Gustave Saige, who showed an unusual interest in Jewish seals in his Les juifs de Languedoc, has a short chapter entitled “Hebrew Signatures, Jewish Seals.” There he writes that Jews often signed the Latin documents in Hebrew as a guarantee against falsifications. He continues, “the Jews made use of seals as well.… It can be said that many relate to the Jews of the Midi.”* He mentions the seal of Kalonymos bar Todros, and coneludes, “Kalonymos was thus ranked together with a Christian lord since it was lawful for him to seal public acts with a shield,” by which he means the representation of a shield on Kalonymos’ seal. In this disappointing analysis, Saige refers only to this seal and makes no mention of acts or documents to which it or other Jewish seals were appended or to the legal value of such sealing. In fact, the only seals mentioned in the documents studied by Saige are a few belonging to Christians. On March 8, 1217, Aymeri, viscount of Narbonne, and his wife leased property to the Jews of Narbonne. The notary for Aymeri signed and sealed the documents. On March 10, 1297, the inquisitor of Pamiers specifically granted permission for the Jews to maintain their privileges as of old in the province of Narbonne. The inquisitorial seal is appended to this document. On March 27, 1301, Gaston, count of Foix, confirmed the privileges accorded by his ancestors to the Jews of Pamiers and all the county of Foix, and sealed the document with his own seal. After 1306, when documents deal with properties confiscated from Jews, seals of the Christian despoilers are sometimes used. Despite Saige’s remark that Jews made use of seals, he fails to offer any supporting documentary evidence. The standard formula is that the parties swear, the witnesses affirm, the official notary signs, and occasionally a Jew buttresses his position by signing his signature below in Hebrew. Even the mention of these few Christian seals is unusual; as far as the writer could follow the 148 Latin documents reproduced by Emery in his study of Perpignan, no seal of any kind is added.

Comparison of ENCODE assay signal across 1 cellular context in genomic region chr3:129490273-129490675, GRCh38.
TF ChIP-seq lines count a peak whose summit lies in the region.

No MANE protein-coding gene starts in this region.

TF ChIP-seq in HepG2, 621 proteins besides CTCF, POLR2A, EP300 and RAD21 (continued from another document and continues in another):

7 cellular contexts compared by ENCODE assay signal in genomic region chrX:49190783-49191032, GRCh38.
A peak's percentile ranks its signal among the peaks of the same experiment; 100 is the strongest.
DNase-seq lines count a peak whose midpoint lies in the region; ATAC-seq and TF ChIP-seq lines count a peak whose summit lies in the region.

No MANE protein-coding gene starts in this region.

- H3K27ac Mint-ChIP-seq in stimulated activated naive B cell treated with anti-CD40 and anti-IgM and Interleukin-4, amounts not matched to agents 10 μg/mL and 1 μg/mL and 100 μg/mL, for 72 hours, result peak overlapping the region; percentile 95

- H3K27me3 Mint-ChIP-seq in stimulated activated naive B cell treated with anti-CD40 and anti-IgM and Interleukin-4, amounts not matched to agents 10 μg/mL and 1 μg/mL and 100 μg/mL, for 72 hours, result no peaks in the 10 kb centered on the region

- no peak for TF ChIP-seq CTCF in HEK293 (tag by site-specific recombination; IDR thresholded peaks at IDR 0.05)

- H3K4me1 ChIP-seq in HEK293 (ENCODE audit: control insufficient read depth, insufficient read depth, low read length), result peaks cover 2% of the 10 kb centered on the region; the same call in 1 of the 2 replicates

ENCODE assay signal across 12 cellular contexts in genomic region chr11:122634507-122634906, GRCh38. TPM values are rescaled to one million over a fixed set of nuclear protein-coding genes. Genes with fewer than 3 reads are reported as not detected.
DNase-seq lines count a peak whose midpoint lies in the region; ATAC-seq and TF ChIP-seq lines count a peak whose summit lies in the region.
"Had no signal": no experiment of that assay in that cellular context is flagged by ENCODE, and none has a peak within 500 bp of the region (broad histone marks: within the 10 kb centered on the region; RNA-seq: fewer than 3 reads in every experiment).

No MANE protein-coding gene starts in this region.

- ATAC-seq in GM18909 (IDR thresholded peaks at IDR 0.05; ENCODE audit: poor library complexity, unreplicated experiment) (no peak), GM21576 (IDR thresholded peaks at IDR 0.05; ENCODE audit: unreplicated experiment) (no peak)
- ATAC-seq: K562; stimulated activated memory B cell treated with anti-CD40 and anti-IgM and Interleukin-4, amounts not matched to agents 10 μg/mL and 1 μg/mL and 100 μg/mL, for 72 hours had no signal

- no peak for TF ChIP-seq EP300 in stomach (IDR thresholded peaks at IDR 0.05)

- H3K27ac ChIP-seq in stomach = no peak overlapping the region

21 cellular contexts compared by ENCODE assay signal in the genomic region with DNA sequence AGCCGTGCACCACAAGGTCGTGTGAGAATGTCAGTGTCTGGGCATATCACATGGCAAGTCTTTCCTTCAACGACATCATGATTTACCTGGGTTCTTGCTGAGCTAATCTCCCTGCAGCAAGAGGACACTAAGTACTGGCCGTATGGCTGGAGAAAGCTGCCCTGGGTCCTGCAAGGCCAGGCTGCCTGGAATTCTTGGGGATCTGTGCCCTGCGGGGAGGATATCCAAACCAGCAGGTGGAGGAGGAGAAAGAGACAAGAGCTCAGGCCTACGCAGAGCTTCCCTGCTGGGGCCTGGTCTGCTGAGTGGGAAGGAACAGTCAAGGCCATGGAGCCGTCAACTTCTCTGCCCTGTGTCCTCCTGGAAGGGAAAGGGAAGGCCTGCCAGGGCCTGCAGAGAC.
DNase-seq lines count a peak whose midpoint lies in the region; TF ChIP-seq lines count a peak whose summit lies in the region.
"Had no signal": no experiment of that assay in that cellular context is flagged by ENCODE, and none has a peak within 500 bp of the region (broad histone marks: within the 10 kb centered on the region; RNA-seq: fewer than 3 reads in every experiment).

Apart from the early thirteenth-century royal seals for Jewish debt documents, such as those of Paris and Pontoise (see Nos. 35 and 37), personal Jewish seals in France with very few exceptions are the original matrices or casts therefrom; we do not have seal impressions appended to actual documents. This is also the case for Spanish seals of Jews. In contrast, English seals are known from the documents to which they are affixed, while the original matrices are lost.* In Germany too, in most cases, the seals are known only from the documents. Brigitte Bedos has expressed the opinion to this writer that in France the royal prohibition of Jewish seals referred only to debt documents, and that in the thirteenth and fourteenth century private Jewish seals were used to stamp letters and papers not involving monies lent at interest. This attractive theory does explain why there are so few seal impressions on French documents, given the rather large number of seal matrices known. In its support, it should be noted that when Louis VIII in 1223 suppressed the royal seal for the Jews, his prohibition only covered the use of a seal to seal Jewish obligations made as creditors.